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Fiction Couples Don’t Date – By Donnell Bell

Donnell and Coach

Hi Everyone! Cynthia D’Alba here. Thank you to Jeanette Murray for giving up her spot today so I could invite Donnell Bell. I’ve “known” Donnell for a number of years through shared loops and shared friends. She is the epitome of the “never give up” spirit. She’s written for years and just had her first book (The Past Came Hunting) released from Bell Bridge Books. So you’re assignment for today is: 1) read her guest blog below; 2) answer her question at the end; 3) follow one of the links at the bottom to buy this wonderful mystery.  Oh and 4) Sign up for our newsletter —————–>

Take it away, Donnell!

When I first started writing romance I didn’t have a clue how to go about it.  I’m married to a chemical engineer, and that in itself, should explain why I write romance in the first place.

Personally, though, there were some rules that seemed odd to me:  1) Get your hero and heroine together immediately (in my first book, my h/h met in chapter eight).   2) Children in fiction should be seen but not heard, and they should be young enough not to interfere with the romance plot, and, 3) couples don’t date.

Sad to say, I’ve broken all of these rules at one time or another.  Still, the rule that made the least sense to me was rule number 3.  Couples don’t date.  Perhaps that’s why we see so many books opening with the hero and heroine having known each other before, or a story starts out with a catastrophe and the hero and heroine have to take off on the run.  Both of these scenarios, by the way, work perfectly when a secret baby’s involved, which adheres to rule number 2 — because children in fiction should be seen but not heard, and babies are definitely young.

But no way should your protagonists date, because dating involves chitchat, and chitchat will slow your story.

In my debut novel, THE PAST CAME HUNTING, my protagonists Lt. Joe Crandall and MelanieNorris go on a date.  (But their conversation is hardly irrelevant in my opinion.)  I needed a scene to advance the story, and while I could have had them hash things out in the parking lot, I’m a rebel at heart and my protagonists wanted to eat 🙂

“Let me take you to dinner.  I tell you everything I know.  There’s been a development.  No more secrets.”

            Summoning what was left of her depleted inner strength, Mel said, “Some place quiet.  No crowds.”

            They took Joe’s car to a little Italian bistro up the road.  It was a strip mall, and Mel had eaten there once with her co-workers.  During the lunch hour, the place was packed.  The winter night told a completely different story.  She and Joe were the only customers.  Cops generally sit with the backs to the wall, and Joe was no exception.  Somehow, knowing he watched over her made her feel better.  Or maybe it was the eggplant parmigiana, or the glass of wine.

            She listened as he softened his baritone voice.  In the dim of the quiet restaurant, with its red and white checkered tablecloth and the Italian music turned low, she fantasized for a moment what it would be like for him to whisper sweet nothings or make plans for later between them.  Instead he told her about a newspaper article, a dead corrections officer and the uncooperative Cañon City Police.  From there, he explained that he’d arranged the little tête-a-tête with Simon, and with nothing to go on but bad vibes and morbid curiosity, Joe wasn’t about to scare her.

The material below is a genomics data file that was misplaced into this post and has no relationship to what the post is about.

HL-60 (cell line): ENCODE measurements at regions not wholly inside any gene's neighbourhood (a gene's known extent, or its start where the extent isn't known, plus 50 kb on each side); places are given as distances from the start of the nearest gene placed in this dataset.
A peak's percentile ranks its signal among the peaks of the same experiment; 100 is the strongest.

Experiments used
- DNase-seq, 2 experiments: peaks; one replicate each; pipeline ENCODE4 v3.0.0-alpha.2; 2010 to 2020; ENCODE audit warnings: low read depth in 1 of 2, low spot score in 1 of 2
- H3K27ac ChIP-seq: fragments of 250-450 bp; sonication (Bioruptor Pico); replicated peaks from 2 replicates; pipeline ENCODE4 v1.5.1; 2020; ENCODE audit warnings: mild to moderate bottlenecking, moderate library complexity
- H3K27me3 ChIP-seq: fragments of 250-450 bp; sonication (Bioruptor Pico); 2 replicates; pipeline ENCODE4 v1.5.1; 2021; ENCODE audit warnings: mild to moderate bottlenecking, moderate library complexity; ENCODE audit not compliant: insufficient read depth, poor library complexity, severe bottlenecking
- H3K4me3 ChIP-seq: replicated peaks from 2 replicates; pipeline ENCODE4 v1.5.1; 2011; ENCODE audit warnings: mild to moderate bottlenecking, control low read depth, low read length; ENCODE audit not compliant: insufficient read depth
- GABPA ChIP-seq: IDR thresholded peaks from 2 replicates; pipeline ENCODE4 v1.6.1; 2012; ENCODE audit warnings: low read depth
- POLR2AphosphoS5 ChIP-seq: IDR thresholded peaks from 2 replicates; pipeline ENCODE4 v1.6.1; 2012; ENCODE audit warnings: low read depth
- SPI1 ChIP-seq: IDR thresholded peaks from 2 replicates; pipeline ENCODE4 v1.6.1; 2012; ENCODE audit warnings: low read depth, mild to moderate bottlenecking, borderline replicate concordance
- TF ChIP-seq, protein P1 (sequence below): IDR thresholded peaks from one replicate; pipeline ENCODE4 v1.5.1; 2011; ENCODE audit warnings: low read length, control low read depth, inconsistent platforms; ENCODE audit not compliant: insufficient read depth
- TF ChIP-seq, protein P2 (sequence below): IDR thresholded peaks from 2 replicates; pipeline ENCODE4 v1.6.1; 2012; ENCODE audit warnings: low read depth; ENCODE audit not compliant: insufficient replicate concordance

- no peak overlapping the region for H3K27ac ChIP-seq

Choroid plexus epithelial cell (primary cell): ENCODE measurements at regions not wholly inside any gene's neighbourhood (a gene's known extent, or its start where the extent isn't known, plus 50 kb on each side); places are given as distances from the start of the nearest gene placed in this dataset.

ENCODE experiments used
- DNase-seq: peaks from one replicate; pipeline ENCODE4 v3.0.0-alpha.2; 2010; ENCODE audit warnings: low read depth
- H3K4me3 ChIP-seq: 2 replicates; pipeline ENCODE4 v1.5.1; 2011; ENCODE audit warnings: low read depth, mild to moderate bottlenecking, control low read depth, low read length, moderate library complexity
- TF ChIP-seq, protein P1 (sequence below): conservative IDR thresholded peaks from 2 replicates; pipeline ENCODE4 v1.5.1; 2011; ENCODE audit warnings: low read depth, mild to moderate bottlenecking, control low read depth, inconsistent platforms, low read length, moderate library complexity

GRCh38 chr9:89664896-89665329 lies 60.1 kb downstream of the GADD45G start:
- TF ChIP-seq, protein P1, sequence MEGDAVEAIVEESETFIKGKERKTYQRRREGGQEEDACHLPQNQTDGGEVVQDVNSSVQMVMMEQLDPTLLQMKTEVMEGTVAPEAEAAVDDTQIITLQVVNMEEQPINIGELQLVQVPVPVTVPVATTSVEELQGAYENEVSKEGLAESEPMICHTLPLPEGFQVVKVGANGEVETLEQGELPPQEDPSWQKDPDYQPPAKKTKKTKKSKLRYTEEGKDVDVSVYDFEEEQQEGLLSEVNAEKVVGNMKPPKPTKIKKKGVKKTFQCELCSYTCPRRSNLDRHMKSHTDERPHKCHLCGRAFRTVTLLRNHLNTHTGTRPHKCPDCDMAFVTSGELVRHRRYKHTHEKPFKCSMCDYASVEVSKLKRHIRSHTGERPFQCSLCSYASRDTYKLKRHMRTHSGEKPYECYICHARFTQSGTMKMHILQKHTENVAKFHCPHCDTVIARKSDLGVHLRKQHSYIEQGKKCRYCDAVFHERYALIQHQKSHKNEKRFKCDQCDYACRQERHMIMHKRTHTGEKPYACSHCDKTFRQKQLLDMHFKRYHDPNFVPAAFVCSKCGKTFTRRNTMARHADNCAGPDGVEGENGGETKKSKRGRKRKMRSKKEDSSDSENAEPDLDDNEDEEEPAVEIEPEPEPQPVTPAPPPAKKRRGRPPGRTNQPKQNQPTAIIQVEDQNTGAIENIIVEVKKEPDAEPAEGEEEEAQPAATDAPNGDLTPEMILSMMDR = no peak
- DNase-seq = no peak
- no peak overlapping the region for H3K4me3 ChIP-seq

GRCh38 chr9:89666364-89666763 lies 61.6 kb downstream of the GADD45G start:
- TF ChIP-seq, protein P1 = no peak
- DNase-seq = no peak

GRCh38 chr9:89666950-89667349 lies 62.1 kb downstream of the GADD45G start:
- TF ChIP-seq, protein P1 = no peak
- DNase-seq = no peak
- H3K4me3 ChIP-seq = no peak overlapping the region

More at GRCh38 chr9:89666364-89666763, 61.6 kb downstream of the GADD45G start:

Little by little, her brain and her heart accepted his explanation.  Joe reached for her hand across the table.  This time, she didn’t draw back.  She held it, smoothed her fingers over a callus, and for the first time in two days, she felt happy.  Though wouldn’t it have been nice for him to whisper sweet nothings or to plan something for later?

            There are so many terrific romances where the hero and heroine meet on page one, and they take off to save the world, mainly because of the couples don’t date rule.  All kidding aside, I love these stories with their incredible pacing.  But I’m curious.

Have you heard of the “couples don’t date” rule?  And do your couples date in your novels?   I’d love to hear how you set up your stories.  I’ll give an ARC of THE PAST CAME HUNTING to one commenter who sets me straight.

Donnell Ann Bell is a two-time Golden Heart Finalist.  Her debut novel THE PAST CAME HUNTING was released September 19th, 2011 from Bell Bridge Books.   To learn more about Bell Bridge Books check out http://www.bellebooks.com/ or Donnell, you can visit her website at www.donnellannbell.com  

To buy THE PAST CAME HUNTING, follow one of the links below

Borders | Indiebound | Powell’s | Amazon | B & N | Bell Books 


24 Responses

  1. Welcome to ELNR, Donnell! Funny timing on this post, because I was just thinking about this last night when my heroine lamented (internally) that it’d be nice to just date a guy for a while before hopping into bed with him. I hadn’t explicitly heard of the “couples don’t date” rule, but–at least in RS–I think the perception would be that it slows the pace. Plus, the conflict between the H/H generally precludes dating in most stories I’ve read.

    My first two books were contemporaries and the relationship progression was slightly more true to life (maybe), but the recent ones are RS, and there are no actual dates for the main couple. They’re too busy trying to fight their attraction and stay safe. They do eat a lot, though. 😉

    • Yay, Gwen, thanks for commenting. It’s amazing in conferences listening to agents and editors talk about what turns them off, but these couples are alive — at least they sure are in my books, and I want it to be real. Looks like we’re on the same page. And thank you for not letting your characters starve. Good Author!

  2. See, I’m glad I don’t know the rules.

    Welcome, Donnell! I understand where you are coming from. Pacing problems will have me tossing a book down and never picking it up again, so I think there is some validity.